Gloster: It is difficult to make this comparison as the formats are so different, as are the time frames of involvement with the players. During the IPL, most players assemble only a week prior to the tournament, and because of the nature of this tournament and its scheduling there is very little time for extra physical training loads to be implemented. The focus here is on recovery, and this is where good trainers and physios put most efforts during the 8-week period. The beauty of the IPL is that the mixing of the Indian players with the overseas players allows them to see how players from different regions train and prepare for the games – considerable knowledge is gained through these interactions. I found that the response to the implementation of my fitness and recovery protocols at both RR and with the Indian Team were very similar. They are all there for the same purpose – to perform and improve their games.
Q. You have also given physiotherapist consultancy to Sania Mirza. It has often been said that the biggest reason why Sania hasn’t been able to make it big in singles is her poor fitness and stamina levels. How true do you think those claims are? Was it possible for Sania to have spent more hours developing her stamina, which in turn could have led to better results?
Gloster: Having interacted with Sania over the last 7 years, I feel that she has dedicated herself to her training and physical fitness as well as she could have. She has even employed overseas trainers to take her to the next level physically, primarily because she was determined to eliminate that criticism. She is a highly-skilled athlete and has worked as hard as she could have at her physical fitness within the limits of her injuries and her playing and travel schedules. She has been a great ambassador and role model for all young aspiring sportswomen in this country.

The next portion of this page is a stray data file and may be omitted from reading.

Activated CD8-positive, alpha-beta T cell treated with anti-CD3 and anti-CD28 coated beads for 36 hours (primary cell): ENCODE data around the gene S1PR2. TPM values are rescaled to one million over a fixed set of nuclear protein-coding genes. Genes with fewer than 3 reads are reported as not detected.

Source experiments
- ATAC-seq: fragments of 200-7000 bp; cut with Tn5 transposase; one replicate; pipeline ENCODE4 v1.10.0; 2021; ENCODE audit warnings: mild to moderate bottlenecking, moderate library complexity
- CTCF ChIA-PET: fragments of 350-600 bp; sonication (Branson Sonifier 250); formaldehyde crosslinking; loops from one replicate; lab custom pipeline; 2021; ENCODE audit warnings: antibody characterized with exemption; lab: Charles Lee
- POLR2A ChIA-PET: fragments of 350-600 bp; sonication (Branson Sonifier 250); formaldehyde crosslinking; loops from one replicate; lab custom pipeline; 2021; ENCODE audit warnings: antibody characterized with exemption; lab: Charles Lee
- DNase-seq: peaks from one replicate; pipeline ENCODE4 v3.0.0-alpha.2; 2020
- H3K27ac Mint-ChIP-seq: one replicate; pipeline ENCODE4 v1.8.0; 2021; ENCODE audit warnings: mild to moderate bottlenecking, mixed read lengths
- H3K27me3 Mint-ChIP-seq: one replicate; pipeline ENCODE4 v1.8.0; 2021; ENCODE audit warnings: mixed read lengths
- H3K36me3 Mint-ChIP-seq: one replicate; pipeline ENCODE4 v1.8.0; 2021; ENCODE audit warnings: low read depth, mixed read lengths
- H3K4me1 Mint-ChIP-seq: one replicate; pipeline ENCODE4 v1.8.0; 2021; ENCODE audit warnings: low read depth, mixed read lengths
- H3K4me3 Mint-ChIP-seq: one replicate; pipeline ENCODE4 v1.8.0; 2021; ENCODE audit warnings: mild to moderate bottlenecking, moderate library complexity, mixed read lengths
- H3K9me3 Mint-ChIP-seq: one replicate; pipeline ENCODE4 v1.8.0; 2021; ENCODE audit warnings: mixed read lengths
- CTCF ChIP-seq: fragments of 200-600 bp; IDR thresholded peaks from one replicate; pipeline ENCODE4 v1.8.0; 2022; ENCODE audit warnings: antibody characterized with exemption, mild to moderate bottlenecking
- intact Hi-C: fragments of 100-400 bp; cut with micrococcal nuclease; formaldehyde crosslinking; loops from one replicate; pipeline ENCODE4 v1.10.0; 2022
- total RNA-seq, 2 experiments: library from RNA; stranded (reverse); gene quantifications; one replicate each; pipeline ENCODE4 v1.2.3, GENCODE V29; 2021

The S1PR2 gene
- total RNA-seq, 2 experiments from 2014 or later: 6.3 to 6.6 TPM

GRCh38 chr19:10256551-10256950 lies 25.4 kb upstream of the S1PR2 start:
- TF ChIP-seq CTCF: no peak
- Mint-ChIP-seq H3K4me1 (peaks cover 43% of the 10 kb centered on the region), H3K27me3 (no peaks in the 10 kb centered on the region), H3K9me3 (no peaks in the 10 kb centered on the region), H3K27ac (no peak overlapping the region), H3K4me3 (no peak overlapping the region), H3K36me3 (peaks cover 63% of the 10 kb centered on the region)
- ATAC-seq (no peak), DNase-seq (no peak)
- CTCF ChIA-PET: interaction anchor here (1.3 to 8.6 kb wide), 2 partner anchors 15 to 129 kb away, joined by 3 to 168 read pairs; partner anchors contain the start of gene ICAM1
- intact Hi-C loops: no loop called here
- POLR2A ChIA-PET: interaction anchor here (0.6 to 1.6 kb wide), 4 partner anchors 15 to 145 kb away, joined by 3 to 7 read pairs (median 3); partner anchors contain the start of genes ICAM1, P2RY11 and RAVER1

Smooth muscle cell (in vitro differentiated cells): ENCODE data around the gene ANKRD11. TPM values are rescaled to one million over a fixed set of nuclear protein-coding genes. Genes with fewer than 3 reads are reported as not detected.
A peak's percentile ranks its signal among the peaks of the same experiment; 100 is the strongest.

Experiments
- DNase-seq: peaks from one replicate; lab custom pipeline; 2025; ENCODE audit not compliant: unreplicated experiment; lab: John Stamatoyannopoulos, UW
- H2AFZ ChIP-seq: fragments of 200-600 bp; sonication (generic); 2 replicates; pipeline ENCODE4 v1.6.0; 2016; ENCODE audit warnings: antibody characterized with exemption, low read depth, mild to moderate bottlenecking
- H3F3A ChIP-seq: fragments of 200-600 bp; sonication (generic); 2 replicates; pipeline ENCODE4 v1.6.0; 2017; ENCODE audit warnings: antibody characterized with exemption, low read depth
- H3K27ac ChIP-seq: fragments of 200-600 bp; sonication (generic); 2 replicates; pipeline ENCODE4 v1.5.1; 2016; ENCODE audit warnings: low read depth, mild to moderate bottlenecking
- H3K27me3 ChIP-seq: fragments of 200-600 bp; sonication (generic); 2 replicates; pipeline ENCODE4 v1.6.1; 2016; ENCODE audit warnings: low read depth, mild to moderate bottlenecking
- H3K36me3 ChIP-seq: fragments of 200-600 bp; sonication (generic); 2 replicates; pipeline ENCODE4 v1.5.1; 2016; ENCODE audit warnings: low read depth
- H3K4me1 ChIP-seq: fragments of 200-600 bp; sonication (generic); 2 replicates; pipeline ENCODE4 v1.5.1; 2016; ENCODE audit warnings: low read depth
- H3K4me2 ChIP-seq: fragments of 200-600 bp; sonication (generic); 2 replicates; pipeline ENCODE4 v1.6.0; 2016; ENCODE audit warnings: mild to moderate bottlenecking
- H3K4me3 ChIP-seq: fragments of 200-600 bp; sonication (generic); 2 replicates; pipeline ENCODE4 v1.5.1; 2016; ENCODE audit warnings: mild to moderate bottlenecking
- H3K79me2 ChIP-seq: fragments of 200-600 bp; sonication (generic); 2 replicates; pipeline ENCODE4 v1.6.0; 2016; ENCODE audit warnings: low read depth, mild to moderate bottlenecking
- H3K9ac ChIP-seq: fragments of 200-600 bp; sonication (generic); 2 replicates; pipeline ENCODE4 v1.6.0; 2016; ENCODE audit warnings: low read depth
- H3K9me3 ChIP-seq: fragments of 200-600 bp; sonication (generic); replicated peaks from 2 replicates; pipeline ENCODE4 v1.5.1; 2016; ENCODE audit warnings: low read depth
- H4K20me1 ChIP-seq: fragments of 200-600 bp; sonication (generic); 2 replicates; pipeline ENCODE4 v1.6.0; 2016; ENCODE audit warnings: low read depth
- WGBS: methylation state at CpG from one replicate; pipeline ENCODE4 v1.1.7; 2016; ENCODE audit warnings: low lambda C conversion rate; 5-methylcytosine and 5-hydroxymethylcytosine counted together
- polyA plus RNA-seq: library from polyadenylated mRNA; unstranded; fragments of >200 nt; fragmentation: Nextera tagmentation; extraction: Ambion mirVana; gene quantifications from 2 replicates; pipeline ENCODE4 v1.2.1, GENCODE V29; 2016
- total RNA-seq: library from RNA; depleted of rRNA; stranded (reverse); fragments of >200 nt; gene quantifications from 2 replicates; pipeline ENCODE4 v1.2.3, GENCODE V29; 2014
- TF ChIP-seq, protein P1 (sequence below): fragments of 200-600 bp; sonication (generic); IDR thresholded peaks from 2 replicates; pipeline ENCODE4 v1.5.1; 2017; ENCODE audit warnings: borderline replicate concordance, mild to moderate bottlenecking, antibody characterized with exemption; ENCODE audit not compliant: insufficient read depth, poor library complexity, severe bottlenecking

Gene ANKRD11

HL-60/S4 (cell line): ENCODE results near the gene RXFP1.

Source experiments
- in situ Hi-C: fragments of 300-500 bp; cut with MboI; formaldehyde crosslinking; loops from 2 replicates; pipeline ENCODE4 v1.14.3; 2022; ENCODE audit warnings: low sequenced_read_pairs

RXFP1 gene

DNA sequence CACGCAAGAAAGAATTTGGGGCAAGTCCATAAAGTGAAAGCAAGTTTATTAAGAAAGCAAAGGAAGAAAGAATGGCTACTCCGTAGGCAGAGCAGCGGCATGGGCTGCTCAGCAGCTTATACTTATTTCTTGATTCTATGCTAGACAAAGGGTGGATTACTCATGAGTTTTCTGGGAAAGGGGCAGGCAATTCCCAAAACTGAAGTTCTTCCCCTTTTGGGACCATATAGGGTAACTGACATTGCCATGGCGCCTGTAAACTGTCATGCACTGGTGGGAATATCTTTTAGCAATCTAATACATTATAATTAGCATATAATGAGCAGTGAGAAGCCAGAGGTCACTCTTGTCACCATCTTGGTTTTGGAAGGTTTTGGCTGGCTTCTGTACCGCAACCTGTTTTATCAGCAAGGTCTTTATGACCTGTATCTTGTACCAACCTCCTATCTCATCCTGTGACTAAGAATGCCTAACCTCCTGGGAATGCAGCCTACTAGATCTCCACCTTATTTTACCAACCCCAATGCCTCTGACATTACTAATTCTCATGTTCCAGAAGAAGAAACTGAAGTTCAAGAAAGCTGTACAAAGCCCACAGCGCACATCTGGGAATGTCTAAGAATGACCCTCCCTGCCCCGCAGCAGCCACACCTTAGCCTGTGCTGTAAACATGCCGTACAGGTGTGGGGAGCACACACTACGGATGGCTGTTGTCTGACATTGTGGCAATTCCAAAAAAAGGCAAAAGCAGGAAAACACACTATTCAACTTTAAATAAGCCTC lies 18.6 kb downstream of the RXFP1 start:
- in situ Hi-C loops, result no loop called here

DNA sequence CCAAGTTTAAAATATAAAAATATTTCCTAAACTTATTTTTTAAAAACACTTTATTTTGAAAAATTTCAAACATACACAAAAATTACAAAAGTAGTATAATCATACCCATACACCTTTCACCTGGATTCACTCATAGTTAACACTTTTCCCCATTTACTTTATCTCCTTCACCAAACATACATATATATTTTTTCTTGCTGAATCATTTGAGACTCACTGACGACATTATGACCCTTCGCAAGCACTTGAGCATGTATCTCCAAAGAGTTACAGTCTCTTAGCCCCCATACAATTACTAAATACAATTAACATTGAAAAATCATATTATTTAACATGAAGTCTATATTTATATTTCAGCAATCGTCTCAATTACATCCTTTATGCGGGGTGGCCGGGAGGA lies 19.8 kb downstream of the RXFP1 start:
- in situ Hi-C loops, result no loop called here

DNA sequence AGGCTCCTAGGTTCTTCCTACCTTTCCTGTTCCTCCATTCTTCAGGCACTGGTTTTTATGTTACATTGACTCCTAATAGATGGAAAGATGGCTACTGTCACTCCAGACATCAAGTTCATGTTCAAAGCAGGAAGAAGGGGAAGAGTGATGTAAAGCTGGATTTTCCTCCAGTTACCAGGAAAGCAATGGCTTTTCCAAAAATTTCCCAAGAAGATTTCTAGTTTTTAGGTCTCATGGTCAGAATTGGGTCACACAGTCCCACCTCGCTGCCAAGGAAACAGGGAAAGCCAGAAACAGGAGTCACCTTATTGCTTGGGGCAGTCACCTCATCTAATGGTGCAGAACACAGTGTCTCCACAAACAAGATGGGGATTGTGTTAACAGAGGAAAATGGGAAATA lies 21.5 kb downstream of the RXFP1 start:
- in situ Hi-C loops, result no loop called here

Q. Do you think the role of a physiotherapist is a thankless job, particularly in India, where fitness has never been considered very important?
Gloster: Certainly the role of the physio at the international level (Team India, IPL, etc) is a very rewarding one. It is a high stress position, and with the playing schedules of the team today, it is also very tiring. The physio’s job is a 24-hour one and you are on-call every day and every night to assist in case of any problem. The holiday periods for international physios are infrequent as the rest periods for the players are the busy periods for the support staff – this is when all the ‘niggles’ are dealt with, investigations are done, rehab and prehab programs are set, and players are prepared for the next tour or series. The reward for the physio is the same as that for the players – good performances from the team. That’s because at the end of the day, that is why you are there – to ensure that the team performs because of the improved fitness and lower injury rates of the players.